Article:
“She knew who I was and made me feel like I mattered,” Ms. Yarbrough enthusiastically said.
Her counselor began to play a major role in empowering Ms. Yarbrough, giving her guidance and affirmation that she could succeed in college. Ms. Kalter-Flink, who has since retired from Mission College, would be pleased to know that her former student, Dana Yarbrough, earned a bachelor’s degree in Communications from CSUN and a master’s in College Counseling and Student Development from Azusa Pacific University.
Another counselor who was a source of inspiration and a springboard for shaping Ms. Yarbrough’s career choice was Sherrie Loper, Assistant Professor of Counseling at Mission College. After Ms. Yarbrough graduated from CSUN, she worked with Ms. Loper in a program at Mission that collaborated with Vaughn International Studies Academy in Pacoima. The program offered high school students, who were interested in allied health and general education courses that could give them a head start with college pre-requisites.
“I was impressed by Dana and that she had an instant rapport with the high school students,” Ms. Loper said. “She was likable, reliable, and helpful.”
Likewise, Ms. Yarbrough observed Ms. Loper’s interaction with the Vaughn high school students and liked what she saw. Working with Ms. Loper proved to be a defining time for Ms. Yarbrough as she decided that she wanted to be a college counselor.
Last spring, Ms. Yarbrough competed with hundreds of applicants for an internship with the award winning Project Match program that is sponsored by the Los Angeles Community College District. Project Match, which promotes quality instruction and diversity, matches interns with faculty mentors based on the intern’s particular subject area.
Ms. Yarbrough received a Project Match internship and matched with Diana Bonilla, Professor of Counseling at Mission College. Project Match is highly beneficial to the interns as it includes job shadowing. Ms. Yarbrough observes, learns, and participates as Ms. Bonilla conducts counseling sessions with students.
Ms. Bonilla, who is in her second year of mentoring Project Match interns, said “Ms. Yarbrough is very articulate. Her calm way of speaking helps students feel at ease. She is clear with her words and is able to present her ideas with compassion and professionalism.”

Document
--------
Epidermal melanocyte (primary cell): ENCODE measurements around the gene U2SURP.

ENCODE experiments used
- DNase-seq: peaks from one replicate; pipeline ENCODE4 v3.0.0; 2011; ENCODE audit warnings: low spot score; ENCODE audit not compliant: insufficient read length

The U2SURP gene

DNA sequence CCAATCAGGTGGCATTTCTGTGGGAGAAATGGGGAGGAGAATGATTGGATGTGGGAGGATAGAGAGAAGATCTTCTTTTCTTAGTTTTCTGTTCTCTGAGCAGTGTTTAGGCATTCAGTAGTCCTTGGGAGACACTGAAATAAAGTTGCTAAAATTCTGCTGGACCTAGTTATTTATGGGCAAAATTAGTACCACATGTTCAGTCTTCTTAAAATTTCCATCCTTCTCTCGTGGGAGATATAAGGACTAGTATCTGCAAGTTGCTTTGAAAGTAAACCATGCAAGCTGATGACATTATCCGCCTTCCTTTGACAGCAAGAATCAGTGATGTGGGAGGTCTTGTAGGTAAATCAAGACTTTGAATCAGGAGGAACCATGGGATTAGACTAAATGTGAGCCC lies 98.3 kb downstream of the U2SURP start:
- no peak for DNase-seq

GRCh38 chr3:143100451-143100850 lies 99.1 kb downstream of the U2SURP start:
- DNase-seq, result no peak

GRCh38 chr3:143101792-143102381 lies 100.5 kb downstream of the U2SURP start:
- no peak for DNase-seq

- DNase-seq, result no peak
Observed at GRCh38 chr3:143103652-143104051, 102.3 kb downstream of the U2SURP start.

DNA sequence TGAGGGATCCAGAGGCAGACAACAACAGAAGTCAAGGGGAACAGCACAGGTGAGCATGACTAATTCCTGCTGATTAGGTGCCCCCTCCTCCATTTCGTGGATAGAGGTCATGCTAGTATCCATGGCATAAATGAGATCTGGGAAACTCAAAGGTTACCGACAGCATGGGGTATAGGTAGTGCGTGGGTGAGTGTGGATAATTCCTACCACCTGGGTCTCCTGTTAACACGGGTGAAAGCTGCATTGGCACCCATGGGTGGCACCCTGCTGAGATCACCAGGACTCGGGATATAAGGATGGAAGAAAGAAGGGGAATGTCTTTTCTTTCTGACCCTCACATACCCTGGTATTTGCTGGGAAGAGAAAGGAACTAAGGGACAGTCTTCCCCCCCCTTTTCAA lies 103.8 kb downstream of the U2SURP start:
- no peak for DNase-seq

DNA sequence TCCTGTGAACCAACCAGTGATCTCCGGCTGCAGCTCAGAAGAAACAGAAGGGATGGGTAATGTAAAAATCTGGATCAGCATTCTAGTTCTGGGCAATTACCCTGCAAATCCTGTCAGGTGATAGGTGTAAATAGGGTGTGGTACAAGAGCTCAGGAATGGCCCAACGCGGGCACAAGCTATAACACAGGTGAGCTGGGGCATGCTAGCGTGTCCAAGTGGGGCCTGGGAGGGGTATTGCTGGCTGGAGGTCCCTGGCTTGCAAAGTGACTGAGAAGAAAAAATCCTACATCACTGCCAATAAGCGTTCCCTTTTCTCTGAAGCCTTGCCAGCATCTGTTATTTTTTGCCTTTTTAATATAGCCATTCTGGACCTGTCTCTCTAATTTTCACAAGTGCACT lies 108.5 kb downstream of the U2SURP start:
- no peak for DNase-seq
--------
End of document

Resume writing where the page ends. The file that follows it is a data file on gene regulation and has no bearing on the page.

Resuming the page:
Ms. Yarbrough said she enjoys Ms. Bonilla’s teaching style and appreciates the patience and respect she shows her as well as making her feel comfortable about asking as many questions as she likes during the counseling sessions. Ms. Yarbrough is learning about counseling techniques, Student Educational Plans, IGETC, CSU forms, and the many other responsibilities that counselors handle.
During the summer, Ms. Yarbrough completed a key component of Project match: an intensive training program where she learned foremost about teaching methodology. This fall, she had an opportunity to put her training into action when she prepared a lesson plan that she presented in Ms. Bonilla’s Counseling 17 class, College Survival Skills.
“Ms. Yarbrough is a natural at teaching. She is a former student at Mission and relates well with our students,” Ms. Bonilla passionately said.
As part of the mentoring process, Ms. Bonilla encouraged Ms. Yarbrough to apply for an adjunct teaching position. Ms. Yarbrough applied and was offered a position to teach Counseling 17 at Mission. She is excited about the opportunity and looks forward to teaching this coming spring.
Currently, Ms. Yarbrough works as a classified staff member in the college Financial Aid Office. She welcomes students with her warm and supportive demeanor and helps them maneuver through the financial aid process. She collaborates with faculty, staff, administration, the LAMC Foundation, and community leaders to coordinate the scholarship application process. One of her goals is to streamline the application by making it super easy for students to enter their contact information, essay, and other requirements online to compete for scholarships.